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Sunday, April 17, 2022

Halachic Times (Zmanim)
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Passover - 2nd Day
Omer: Day One - Chessed sheb'Chessed
Tonight Count 2
Jewish History

The wicked cities of the Sodom valley, including Sodom, Gemorrah, Admah and Zevoim, were overtuned in punishment of their sins. Only Lot, his wife and two daughters were saved. Lot's wife, however, turned into a pillar of salt when she failed to heed the Divine warning not to look back at the burning cities.

The Biblical account with commentary of Sodom's destruction
The Sins of Sodom

On the 16th of Nissan of the year 2488 from creation (1273 BCE), six days after the Children of Israel entered the Holy Land under the leadership of Joshua, their remaining supply of the miraculous "bread from heaven," which had sustained them since shortly after their exodus from Egypt 40 years earlier, ran out. (The manna had ceased falling on the previous Adar 7, the day of Moses' passing.) After bringing the "Omer" offering (see "Counting of the Omer" in Laws & Customs for yesterday, Nissan 15) at the Sanctuary they erected at Gilgal, the people prepared their (unleavened) bread for the first time from the produce of the land.

Bread From Heaven
More on the Manna

On the 3rd day of the fast proclaimed by Mordechai at her behest (see "Today in Jewish History" for Nissan 13), Queen Esther appeared unsummoned before King Achashverosh--a capital offence. The king, however, extended the royal sceptre to her, signifying his consent that she approach him. Esther requested that Achashverosh attend a private wine party with her and Haman (according to one opinion in the Talmud, her plan was to make Achashverosh jealous of her apparent friendship with Haman so that he would kill them both, thus saving the Jewish people from Haman's decree).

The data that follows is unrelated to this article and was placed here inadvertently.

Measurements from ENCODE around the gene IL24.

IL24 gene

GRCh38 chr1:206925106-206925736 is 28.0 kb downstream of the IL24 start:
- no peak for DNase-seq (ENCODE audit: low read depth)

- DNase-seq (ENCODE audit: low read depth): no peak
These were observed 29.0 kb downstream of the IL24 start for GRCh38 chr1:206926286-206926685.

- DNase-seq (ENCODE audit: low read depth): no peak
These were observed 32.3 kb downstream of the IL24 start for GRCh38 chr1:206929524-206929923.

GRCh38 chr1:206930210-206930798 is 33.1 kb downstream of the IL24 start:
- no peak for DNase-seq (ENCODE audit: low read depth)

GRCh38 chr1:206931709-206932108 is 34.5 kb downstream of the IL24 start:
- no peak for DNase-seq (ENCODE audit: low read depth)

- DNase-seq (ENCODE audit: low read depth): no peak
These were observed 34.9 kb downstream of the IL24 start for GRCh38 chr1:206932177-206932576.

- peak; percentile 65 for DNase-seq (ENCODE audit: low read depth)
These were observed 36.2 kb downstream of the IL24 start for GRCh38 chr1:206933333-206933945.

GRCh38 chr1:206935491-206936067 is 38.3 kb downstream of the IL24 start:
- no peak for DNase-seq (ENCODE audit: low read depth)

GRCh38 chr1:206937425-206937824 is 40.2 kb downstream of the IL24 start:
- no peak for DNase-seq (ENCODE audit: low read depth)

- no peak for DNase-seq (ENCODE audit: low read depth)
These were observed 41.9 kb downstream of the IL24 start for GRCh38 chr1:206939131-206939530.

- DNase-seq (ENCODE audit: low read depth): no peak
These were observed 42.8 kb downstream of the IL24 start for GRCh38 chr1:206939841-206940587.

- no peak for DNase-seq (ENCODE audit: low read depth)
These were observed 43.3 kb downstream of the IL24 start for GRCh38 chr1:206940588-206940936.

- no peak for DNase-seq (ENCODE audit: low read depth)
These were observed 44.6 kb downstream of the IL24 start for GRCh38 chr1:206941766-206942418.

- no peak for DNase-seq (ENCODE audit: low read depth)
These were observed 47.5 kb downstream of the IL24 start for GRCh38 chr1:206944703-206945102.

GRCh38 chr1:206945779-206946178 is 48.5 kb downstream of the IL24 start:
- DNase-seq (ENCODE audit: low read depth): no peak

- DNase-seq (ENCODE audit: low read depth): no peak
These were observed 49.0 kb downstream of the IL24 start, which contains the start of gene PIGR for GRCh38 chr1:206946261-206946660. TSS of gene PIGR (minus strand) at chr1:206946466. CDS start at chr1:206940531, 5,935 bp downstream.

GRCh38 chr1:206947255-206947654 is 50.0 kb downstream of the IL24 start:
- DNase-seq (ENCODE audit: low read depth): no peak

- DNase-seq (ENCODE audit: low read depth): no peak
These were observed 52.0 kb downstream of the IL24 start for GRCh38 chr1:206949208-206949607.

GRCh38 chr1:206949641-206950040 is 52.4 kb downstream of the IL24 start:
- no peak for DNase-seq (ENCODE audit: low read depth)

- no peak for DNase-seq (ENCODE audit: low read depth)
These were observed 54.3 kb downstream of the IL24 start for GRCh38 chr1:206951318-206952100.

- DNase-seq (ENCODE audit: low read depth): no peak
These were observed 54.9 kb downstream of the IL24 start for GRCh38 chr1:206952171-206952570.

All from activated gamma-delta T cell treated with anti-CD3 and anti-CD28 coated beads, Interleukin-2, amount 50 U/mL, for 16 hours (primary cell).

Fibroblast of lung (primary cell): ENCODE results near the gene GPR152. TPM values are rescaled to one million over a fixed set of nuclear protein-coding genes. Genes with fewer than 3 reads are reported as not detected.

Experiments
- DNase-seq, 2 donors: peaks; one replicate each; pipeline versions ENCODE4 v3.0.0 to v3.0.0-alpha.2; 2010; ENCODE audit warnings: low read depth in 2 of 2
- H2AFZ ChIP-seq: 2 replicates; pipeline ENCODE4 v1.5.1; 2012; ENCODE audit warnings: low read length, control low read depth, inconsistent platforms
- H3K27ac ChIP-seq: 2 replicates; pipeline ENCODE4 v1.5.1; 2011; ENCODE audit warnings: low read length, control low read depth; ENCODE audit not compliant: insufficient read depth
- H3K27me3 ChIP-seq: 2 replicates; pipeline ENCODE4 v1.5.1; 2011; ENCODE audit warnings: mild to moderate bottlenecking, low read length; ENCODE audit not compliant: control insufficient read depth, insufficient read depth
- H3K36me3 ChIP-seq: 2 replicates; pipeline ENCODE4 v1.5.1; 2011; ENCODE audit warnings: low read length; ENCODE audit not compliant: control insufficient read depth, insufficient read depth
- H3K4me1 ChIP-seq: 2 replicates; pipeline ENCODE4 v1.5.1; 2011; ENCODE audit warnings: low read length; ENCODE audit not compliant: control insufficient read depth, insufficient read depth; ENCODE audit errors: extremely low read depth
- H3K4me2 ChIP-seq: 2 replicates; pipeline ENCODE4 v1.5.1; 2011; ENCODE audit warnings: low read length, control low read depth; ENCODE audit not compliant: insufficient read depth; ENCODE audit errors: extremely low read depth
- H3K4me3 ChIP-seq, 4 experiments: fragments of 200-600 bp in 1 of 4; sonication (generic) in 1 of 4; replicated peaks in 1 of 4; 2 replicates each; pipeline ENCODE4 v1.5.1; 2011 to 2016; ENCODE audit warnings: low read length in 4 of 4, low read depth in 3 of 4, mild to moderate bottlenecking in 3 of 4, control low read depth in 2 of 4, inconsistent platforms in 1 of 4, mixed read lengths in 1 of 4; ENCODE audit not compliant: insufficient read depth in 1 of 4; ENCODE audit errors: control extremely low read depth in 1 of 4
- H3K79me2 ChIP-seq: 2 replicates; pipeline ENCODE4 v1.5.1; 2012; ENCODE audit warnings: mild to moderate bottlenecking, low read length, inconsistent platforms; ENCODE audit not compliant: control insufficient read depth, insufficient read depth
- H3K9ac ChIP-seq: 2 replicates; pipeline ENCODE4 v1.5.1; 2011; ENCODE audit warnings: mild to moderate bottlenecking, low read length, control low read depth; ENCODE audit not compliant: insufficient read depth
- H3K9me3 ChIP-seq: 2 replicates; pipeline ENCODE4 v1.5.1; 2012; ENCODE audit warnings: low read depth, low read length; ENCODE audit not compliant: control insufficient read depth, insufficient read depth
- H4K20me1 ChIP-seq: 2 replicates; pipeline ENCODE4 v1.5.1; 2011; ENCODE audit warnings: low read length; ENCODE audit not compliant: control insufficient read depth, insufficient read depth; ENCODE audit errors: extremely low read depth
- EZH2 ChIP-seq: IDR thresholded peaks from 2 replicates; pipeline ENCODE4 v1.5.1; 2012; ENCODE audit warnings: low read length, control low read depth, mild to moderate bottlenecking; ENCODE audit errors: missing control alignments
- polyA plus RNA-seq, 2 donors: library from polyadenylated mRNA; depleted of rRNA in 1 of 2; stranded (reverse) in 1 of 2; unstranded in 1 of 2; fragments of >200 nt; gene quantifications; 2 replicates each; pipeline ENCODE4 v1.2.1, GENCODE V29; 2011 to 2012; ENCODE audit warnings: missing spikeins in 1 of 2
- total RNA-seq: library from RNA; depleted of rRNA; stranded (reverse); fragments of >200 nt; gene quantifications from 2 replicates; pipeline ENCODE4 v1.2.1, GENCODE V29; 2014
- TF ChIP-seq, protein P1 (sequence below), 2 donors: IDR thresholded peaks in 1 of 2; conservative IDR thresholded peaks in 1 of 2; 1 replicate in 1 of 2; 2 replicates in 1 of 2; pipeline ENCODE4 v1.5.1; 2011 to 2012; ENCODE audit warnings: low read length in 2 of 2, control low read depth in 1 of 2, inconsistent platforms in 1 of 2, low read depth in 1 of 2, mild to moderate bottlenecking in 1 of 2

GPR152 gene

Link: See Timeline of the events connected with the Purim miracle

Levi, third son of Jacob and Leah and third of the Twelve Tribes, was born in Haran on 16 Nissan in the year 2195 from Creation (1566 BCE) (Yalkut Shimoni, beginning of Shemot).Levi was the ancestor of the Levites and Priests who served in the Tabernacle and then in the Temple.

Link: Why Were the Levites Chosen to Be G‑d’s Special Ministers?

Laws and Customs

Click here for a summary of the Passover Torah readings.

In the evening prayers tonight, we begin substituting the phrase v'ten berachah... ("and grant blessing....") in place of the winter version of the blessing ("and grant dew and rain for blessing"), in the ninth blessing of the Amidah. This, in conjunction with the similar change enacted in the second blessing on the first day of Passover.

Tomorrow is the second day of the Omer Count. Since, on the Jewish calendar, the day begins at nightfall of the previous evening, we count the omer for tomorrow's date tonight, after nightfall: "Today is two days to the Omer." (If you miss the count tonight, you can count the omer all day tomorrow, but without the preceding blessing).

The 49-day "Counting of the Omer" retraces our ancestors' seven-week spiritual journey from the Exodus to Sinai. Each evening we recite a special blessing and count the days and weeks that have passed since the Omer; the 50th day is Shavuot, the festival celebrating the Giving of the Torah at Sinai.

Tonight's Sefirah: Gevurah sheb'Chessed -- "Restraint in Kindness"

The teachings of Kabbalah explain that there are seven "Divine Attributes" -- Sefirot -- that G-d assumes through which to relate to our existence: Chessed, Gevurah, Tifferet, Netzach, Hod, Yesod and Malchut ("Love", "Strength", "Beauty", "Victory", "Splendor", "Foundation" and "Sovereignty"). In the human being, created in the "image of G-d," the seven sefirot are mirrored in the seven "emotional attributes" of the human soul: Kindness, Restraint, Harmony, Ambition, Humility, Connection and Receptiveness. Each of the seven attributes contain elements of all seven--i.e., "Kindness in Kindness", "Restraint in Kindness", "Harmony in Kindness", etc.--making for a total of forty-nine traits. The 49-day Omer Count is thus a 49-step process of self-refinement, with each day devoted to the "rectification" and perfection of one the forty-nine "sefirot."

How to count the Omer
The deeper significance of the Omer Count